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Reagan believed 'Armageddon was near'
US President Ronald Reagan saved his most private and dramatic thoughts for a handwritten book - a diary in which he recalled his running frustration with the Israeli invasion of Lebanon, his fear that Armageddon was near and coughing up blood on the day he was shot.
Diary excerpts published in Vanity Fair magazine, also reflect on the troubled relationship he had with his son Ron, his preoccupation with the "mad clown" Libyan leader Moamar Gaddafi and his personal chemistry with Mikhail Gorbachev during arms-control talks.
Mr Reagan hand-wrote diary entries every day of his eight years in office from 1981 to 1989 except for when he was in the hospital after being shot on March 30, 1981, about which he wrote, "Getting shot hurts."
The full version of The Reagan Diaries will be published later this month by HarperCollins.
The entries, brief and to the point, offer a peek at actor-turned-politician's views on world affairs as they happened, and how he still thought about his Hollywood days, whether lamenting the death of Fred Astaire or promising Jimmy Stewart he would look into banning the colourisation of old black-and-white movies.
Eleven days after he took office in January 1981, one entry demonstrated his early concern about communism in Central America - which would later lead to the Iran-Contra scandal - but also how showbusiness was never far from his thoughts.
"We have definite evidence Nicaragua transferring hundreds of tons of arms from Cuba to El Salvador. p.m. ran a movie - 'Tribute' - Jack Lemmon. He is truly a great performer," Mr Reagan wrote.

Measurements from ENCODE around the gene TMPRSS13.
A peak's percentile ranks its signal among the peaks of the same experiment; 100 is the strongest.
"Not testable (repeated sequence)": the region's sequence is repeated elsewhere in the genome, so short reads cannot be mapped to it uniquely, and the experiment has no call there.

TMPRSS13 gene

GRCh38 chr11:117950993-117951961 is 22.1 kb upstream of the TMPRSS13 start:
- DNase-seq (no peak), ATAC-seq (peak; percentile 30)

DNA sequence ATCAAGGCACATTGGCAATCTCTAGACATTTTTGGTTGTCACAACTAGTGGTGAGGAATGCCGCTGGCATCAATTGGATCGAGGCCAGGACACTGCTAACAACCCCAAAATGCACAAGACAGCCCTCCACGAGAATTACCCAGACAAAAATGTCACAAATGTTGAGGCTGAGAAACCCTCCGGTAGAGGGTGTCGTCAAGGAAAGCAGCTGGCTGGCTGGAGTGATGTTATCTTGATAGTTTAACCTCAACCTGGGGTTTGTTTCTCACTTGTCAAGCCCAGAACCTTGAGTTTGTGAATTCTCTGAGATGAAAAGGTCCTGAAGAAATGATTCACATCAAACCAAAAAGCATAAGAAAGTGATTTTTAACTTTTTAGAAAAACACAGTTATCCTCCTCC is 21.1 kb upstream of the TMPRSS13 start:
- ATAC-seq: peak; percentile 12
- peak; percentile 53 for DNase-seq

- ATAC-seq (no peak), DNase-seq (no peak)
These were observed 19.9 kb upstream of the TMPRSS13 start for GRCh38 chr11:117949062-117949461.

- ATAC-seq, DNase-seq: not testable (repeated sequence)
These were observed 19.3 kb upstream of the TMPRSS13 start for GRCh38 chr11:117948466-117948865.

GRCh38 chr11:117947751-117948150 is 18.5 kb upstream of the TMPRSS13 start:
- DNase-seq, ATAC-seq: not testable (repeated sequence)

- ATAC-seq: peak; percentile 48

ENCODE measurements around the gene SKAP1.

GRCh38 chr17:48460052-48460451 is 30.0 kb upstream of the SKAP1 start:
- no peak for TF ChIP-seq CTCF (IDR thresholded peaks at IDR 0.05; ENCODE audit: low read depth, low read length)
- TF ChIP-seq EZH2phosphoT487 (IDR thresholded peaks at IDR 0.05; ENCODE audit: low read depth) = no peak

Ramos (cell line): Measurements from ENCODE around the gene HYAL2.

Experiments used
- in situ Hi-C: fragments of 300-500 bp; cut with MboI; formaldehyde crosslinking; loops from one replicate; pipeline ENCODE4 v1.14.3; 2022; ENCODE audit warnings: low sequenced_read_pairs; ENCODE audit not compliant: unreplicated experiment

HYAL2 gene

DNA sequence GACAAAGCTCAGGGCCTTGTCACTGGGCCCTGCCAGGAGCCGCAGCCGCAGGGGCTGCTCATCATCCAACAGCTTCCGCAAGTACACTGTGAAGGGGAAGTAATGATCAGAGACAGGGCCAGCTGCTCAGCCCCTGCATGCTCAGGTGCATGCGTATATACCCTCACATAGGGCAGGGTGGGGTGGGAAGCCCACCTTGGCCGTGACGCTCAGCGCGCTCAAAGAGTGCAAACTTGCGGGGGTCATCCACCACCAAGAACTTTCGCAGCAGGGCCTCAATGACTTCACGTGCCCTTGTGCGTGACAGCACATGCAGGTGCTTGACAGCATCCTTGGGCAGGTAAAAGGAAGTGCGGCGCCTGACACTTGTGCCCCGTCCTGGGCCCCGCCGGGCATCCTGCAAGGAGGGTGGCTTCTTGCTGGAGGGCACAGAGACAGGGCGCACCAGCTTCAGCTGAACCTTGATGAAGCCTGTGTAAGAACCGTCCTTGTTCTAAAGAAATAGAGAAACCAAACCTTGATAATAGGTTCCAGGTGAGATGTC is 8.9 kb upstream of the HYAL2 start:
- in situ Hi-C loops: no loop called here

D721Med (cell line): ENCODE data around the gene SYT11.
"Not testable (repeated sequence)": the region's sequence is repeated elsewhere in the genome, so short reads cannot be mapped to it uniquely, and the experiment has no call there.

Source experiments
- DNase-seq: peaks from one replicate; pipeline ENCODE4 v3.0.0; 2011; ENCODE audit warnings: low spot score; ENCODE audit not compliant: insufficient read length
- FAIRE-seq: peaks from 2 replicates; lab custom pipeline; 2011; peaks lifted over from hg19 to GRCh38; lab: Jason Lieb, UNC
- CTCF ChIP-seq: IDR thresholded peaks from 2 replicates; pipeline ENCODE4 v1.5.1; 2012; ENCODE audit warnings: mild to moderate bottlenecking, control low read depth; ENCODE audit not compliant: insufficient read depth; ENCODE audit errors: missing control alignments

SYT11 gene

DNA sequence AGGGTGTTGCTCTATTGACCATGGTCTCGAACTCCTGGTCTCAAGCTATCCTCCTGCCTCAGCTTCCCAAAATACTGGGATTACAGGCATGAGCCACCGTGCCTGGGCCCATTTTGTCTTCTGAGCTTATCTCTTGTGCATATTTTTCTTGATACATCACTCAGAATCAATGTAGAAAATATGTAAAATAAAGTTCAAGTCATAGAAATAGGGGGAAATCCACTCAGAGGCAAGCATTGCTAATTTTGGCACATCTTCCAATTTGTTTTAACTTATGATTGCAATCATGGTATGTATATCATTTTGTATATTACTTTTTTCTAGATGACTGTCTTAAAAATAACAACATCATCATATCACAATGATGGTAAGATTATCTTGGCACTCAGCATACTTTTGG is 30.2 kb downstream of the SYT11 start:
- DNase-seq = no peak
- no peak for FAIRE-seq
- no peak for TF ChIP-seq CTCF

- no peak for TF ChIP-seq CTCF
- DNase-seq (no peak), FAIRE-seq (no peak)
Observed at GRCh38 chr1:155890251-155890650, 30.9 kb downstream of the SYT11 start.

Mr Reagan took care not to spell out even mild swear words, so hell was written "h--l" and damn was "d---".
But at times he was provocative. He intentionally used the word "holocaust" to Israeli Prime Minister Menachem Begin to refer to an Israeli attack on Beirut.
He also reveals that he wore a bullet-proof vest during a speech at the National Press Club during which he asked the Soviet Union to join the United States in eliminating medium-range nuclear missiles in Europe.
'I believe Armageddon is near'
"Funny - I was talking peace but wearing a bullet-proof vest. It seems Qaddafi [sic] put a contract on me and some person named Jack was going to try for me at the speech," he wrote. "Security was very tight."
Mr Reagan recalled being shot when he wrote that "suddenly there was a burst of fire from the left."
After being shoved to the floor of his car by a Secret Service agent, he wrote, "I sat up on the edge of the seat almost paralysed by pain. Then I began coughing up blood which made both of us think - yes, I had broken a rib and it had punctured a lung."
The president seemed to have two running disputes, one with the Israeli government and one with his son Ron.
Ron Reagan disliked the Secret Service protection which his father insisted on, and the president complained his son was rude to his mother, Nancy Reagan.
"I'm not talking to him until he apologises for hanging up on me," the president wrote.
Events in the Middle East concerned him so much that Mr Reagan wrote on May 15, 1981, "Sometimes I wonder if we are destined to witness Armageddon."
Then on June 7: "Got word of Israel bombing of Iraq - nuclear reactor. I swear I believe Armageddon is near."
Mr Reagan believed Mr Begin "took wrong option" and noted that "Begin informed us after the fact" but that "we are not turning on Israel - that would be an invitation for the Arabs to attack. It's time to raise H--l."
On February 6, 1982, he noted that "trouble brewing in the Middle East" ahead of the Israeli invasion of southern Lebanon and that, "Right now Israel has lost a lot of world sympathy."
He said one particularly devastating bombing and artillery attack on western Beirut in August 1982 had led King Fahd of Saudi Arabia to call the White House "begging me to do something."
"I told him I was calling PM Begin immediately. And I did - I was angry - I told him it had to stop or our entire future relationship was endangered. I used the word holocaust deliberately and said the symbol of war was becoming a picture of a 7-month-old baby with its arms blown off."
There were lighter moments, such as the time Prince Charles - "a most likeable person" - visited the White House.
"The ushers brought him tea - horror of horrors they served it our way with a tea bag in the cup." He said the prince admitted, "I didn't know what to do with it."